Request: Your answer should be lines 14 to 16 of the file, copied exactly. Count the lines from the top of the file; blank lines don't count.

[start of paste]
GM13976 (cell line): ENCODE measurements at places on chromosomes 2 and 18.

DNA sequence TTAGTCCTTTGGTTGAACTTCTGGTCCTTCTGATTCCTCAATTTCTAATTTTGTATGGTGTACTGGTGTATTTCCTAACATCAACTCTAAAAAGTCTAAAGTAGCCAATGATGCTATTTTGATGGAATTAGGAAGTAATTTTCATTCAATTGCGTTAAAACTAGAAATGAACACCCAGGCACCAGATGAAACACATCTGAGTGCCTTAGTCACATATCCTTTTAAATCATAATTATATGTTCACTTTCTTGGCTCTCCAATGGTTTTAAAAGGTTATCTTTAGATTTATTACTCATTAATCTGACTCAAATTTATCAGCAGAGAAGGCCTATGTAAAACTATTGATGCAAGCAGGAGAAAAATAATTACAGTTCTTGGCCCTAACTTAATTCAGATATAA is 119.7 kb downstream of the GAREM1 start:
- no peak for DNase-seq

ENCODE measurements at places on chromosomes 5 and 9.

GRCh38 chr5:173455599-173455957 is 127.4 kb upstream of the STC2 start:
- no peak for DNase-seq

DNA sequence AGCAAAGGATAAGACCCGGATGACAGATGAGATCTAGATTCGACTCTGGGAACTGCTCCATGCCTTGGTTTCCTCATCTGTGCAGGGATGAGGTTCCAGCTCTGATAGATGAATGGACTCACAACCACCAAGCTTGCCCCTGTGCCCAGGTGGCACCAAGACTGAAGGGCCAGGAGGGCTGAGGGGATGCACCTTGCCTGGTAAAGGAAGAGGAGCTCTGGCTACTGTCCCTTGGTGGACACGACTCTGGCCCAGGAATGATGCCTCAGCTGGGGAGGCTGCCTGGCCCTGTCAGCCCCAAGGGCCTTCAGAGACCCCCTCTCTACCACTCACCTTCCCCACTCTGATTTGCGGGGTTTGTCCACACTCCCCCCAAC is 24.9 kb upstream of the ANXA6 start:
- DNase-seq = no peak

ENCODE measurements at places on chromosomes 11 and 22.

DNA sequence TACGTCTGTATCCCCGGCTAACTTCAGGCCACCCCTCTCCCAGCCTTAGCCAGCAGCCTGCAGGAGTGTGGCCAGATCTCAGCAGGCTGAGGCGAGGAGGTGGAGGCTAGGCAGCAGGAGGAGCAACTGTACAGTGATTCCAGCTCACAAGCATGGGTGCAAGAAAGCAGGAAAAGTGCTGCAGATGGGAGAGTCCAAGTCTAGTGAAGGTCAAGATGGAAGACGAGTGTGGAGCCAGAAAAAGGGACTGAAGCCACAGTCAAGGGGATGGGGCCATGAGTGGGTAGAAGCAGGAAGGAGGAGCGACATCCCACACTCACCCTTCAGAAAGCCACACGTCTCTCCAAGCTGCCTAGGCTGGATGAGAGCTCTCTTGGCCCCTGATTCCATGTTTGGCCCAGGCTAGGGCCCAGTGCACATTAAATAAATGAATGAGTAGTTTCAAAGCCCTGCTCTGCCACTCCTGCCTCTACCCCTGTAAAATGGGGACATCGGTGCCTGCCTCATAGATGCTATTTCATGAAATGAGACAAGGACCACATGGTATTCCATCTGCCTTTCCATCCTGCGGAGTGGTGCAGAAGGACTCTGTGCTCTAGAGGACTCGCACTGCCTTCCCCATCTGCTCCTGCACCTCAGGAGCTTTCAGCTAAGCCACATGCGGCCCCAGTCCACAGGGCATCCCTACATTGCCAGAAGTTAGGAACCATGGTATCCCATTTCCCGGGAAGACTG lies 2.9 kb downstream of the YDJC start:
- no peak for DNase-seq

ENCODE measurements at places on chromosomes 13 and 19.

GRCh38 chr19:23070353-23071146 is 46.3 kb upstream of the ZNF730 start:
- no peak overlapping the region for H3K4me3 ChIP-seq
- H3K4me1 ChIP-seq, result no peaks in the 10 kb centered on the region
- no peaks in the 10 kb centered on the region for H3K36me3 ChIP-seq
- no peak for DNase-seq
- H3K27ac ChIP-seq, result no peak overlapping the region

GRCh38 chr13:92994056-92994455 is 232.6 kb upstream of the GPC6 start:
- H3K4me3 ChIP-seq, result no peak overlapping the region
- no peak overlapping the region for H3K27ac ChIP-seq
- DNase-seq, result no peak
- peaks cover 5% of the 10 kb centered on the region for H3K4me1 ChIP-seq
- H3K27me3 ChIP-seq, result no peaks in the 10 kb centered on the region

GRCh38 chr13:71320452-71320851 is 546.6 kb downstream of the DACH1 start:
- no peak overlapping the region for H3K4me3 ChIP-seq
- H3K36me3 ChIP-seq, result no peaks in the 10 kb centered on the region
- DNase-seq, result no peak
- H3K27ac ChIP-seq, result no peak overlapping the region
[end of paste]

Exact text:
- no peak overlapping the region for H3K4me3 ChIP-seq
- H3K4me1 ChIP-seq, result no peaks in the 10 kb centered on the region
- no peaks in the 10 kb centered on the region for H3K36me3 ChIP-seq